The Philosophers (Part 4): Socrates

We continue The Philosophers series. Last week we saw the profound influence Plato had on Paul.

Paul used Plato’s Theory of Forms to explain the relationship between the visible and invisible realms. But that’s not all Paul took from Plato. Sometimes he used his words directly, plus other ideas. Look at the following examples:

  • Paul: “Do you not know that in a race all the runners run their very best to win, but only one receives the prize?” 1 Corinthians 9:24.
  • Plato: “But such as are true racers, arriving at the end, both receive the prizes and are crowned.”
  • Paul: “But I see another law in my members, warring against the law of my mind, and bringing me into captivity to the law of sin which is in my members.” Romans 7:22-23.
  • Plato: “There is a victory and defeat – the first and best of victories, the lowest and worst of defeats – which        each man gains or sustains at the hands not of another, but of himself; this shows that there is a war against  ourselves – going on in every individual of us.”
  • Paul: “For to be carnally minded is death, but to be spiritually minded is life and peace. Because the carnal mind is enmity against God; for it is not subject to the law of God, nor indeed can be. Romans 8:6-7.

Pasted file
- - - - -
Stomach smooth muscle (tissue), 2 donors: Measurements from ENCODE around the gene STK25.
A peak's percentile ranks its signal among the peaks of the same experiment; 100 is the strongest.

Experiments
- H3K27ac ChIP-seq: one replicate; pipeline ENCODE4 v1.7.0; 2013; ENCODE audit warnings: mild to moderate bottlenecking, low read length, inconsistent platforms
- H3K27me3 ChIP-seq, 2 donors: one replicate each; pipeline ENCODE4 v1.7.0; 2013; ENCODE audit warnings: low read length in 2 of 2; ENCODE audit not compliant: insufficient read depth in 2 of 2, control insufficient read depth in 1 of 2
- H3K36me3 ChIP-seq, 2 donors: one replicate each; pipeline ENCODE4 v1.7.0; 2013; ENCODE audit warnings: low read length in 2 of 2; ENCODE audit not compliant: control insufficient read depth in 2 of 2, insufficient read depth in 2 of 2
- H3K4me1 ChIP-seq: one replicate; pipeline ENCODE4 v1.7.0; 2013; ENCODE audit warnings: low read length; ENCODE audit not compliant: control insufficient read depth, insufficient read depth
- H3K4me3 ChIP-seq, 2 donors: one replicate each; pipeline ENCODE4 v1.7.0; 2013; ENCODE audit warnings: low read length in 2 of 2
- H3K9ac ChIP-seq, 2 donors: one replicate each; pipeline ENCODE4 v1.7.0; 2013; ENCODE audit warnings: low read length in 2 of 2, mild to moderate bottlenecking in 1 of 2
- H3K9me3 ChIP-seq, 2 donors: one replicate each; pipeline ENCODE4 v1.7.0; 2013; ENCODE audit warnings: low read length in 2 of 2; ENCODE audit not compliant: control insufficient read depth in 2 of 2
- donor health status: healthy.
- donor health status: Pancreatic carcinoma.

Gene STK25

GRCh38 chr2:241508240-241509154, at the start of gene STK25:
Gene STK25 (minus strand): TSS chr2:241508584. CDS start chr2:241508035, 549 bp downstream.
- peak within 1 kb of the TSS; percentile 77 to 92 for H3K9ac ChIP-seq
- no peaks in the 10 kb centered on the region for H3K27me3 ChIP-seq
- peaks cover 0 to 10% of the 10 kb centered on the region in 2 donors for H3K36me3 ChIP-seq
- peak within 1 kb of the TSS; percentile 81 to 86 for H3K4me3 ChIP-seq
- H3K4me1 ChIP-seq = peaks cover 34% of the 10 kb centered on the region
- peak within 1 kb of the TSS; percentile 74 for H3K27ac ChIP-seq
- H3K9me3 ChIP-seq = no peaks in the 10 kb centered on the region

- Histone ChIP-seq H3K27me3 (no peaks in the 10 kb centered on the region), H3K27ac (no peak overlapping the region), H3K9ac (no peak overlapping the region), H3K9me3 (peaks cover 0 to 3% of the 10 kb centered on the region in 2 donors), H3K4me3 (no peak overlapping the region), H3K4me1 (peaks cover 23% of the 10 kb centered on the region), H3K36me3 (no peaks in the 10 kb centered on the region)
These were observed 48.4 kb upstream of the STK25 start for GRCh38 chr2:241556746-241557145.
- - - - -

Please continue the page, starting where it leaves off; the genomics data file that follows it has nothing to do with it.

• Plato in Phaedo: “…to be carnally-minded was death.”
  • Paul: “For me to live is Christ, and to die is gain.” Philippians 1:21.
  • Plato: “Now if death is like this, I say that to die is gain.”
  • Paul: “I am now ready to be offered, and the time of my departure is at hand. To be with Christ, which is far better.” 2 Timothy 4:6.
  • Plato: “The hour of departure has arrived, and we go our ways, I to die and you to live. Which is better God only knows.”
  • Paul: “For now we see through a glass, darkly, but then face to face.” 1 Corinthians 13:12.
  • Plato: “I am very far from admitting that he who contemplates existences through the medium of thought, sees them only ‘through a glass, darkly,’ anymore than he who sees them in their working effects.”
  • Paul: “See that none render evil for evil unto any man.” 1 Thessalonians 5:15.
  • Plato: “Then we ought not to retaliate or render evil for evil to anyone, whatever evil we may have suffered from him.”

But Plato was not the only philosopher Paul quoted. He also quoted Socrates – a very short and ugly man with a snub nose and a paunch. Socrates was always dressed in shabby clothes which he hardly washed, and he went barefoot everywhere. But he’s one of the most profound influences in philosophy. He was actually Plato’s teacher.